Process Hacker is a free, powerful, multi-purpose tool that helps you monitor system resources, debug software and detect malware. Process Hacker was started in 2008 as an open source alternative to programs such as Task Manager and Process Explorer.
At first sight Process Hacker looks a lot like Process Explorer but it does have more options. And since it is open source you can even add some of your own if you are able and willing.
Windows 7 or higher, 32-bit or 64-bit.
- A detailed overview of system activity with highlighting.
- Graphs and statistics allow you quickly to track down resource hogs and runaway processes.
- Can’t edit or delete a file? Discover which processes are using that file.
- See what programs have active network connections, and close them if necessary.
- Get real-time information on disk access.
- View detailed stack traces with kernel-mode, WOW64 and .NET support.
- Go beyond services.msc: create, edit and control services.
- Small, portable and no installation required.
- 100% Free Software (GPL v3)
Building the project
Requires Visual Studio (2017 or later).
build_release.cmd located in the
build directory to compile the project or load the
Plugins.sln solutions if you prefer building the project using Visual Studio.
You cannot run the 32-bit version of Process Hacker on a 64-bit system and expect it to work correctly, unlike other programs.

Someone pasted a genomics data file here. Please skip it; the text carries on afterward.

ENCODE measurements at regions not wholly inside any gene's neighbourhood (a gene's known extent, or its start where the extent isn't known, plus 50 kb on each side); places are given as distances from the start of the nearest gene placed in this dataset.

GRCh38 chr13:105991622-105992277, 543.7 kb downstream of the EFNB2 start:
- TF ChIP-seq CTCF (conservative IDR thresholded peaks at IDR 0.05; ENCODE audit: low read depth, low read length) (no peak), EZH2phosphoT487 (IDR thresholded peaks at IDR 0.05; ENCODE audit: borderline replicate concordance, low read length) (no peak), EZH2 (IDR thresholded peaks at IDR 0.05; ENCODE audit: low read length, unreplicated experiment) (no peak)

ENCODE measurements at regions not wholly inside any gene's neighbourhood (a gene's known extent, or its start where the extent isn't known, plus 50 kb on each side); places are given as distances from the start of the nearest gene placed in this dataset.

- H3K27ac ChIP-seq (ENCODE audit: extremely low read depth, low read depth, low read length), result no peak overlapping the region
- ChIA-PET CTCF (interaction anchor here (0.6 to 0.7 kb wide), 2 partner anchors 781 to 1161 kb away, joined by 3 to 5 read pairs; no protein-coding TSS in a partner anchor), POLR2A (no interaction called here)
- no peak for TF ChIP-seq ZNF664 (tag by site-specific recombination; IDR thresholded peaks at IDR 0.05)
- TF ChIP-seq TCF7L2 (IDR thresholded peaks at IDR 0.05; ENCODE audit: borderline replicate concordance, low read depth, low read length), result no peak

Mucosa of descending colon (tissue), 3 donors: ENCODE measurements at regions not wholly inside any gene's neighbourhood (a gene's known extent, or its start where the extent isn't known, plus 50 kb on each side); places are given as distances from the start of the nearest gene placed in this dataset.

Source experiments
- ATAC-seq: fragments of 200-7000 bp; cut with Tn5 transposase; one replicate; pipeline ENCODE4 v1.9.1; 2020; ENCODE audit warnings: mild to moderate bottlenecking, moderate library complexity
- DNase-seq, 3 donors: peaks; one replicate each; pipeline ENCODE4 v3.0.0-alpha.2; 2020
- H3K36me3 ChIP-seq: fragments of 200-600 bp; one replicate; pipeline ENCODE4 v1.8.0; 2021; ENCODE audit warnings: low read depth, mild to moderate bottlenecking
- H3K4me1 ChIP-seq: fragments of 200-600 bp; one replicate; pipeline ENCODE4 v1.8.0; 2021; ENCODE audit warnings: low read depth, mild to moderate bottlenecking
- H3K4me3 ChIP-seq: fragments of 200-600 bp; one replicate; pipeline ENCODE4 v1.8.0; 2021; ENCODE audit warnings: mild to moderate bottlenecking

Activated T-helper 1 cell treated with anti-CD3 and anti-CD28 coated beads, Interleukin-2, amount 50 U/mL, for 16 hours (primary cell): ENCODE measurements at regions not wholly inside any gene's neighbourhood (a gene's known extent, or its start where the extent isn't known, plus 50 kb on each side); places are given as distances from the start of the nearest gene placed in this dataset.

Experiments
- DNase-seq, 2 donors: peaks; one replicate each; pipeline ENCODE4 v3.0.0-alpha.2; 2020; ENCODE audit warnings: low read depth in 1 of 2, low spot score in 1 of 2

Settings If you are running Process Hacker from a USB drive, you may want to save Process Hacker’s settings there as well. To do this, create a blank file named “ProcessHacker.exe.settings.xml” in the same directory as ProcessHacker.exe. You can do this using Windows Explorer:
- Make sure “Hide extensions for known file types” is unticked in Tools > Folder options > View.
- Right-click in the folder and choose New > Text Document.
- Rename the file to ProcessHacker.exe.settings.xml (delete the “.txt” extension).
Plugins can be configured from Hacker > Plugins.
If you experience any crashes involving plugins, make sure they are up to date. Disk and Network information provided by the ExtendedTools plugin is only available when running Process Hacker with administrative rights.
Process Hacker uses a kernel-mode driver, KProcessHacker, to assist with certain functionality. This includes:
- Capturing kernel-mode stack traces
- More efficiently enumerating process handles
- Retrieving names for file handles
- Retrieving names for EtwRegistration objects
- Setting handle attributes
Note that by default, KProcessHacker only allows connections from processes with administrative privileges (SeDebugPrivilege). To allow Process Hacker to show details for all processes when it is not running as administrator:
- In Registry Editor, navigate to: HKEY_LOCAL_MACHINESYSTEMCurrentControlSetServicesKProcessHacker3
- Under this key, create a key named Parameters if it does not exist.
- Create a DWORD value named SecurityLevel and set it to 2. If you are not using an official build, you may need to set it to 0 instead.
- Restart the KProcessHacker3 service (sc stop KProcessHacker3, sc start KProcessHacker3).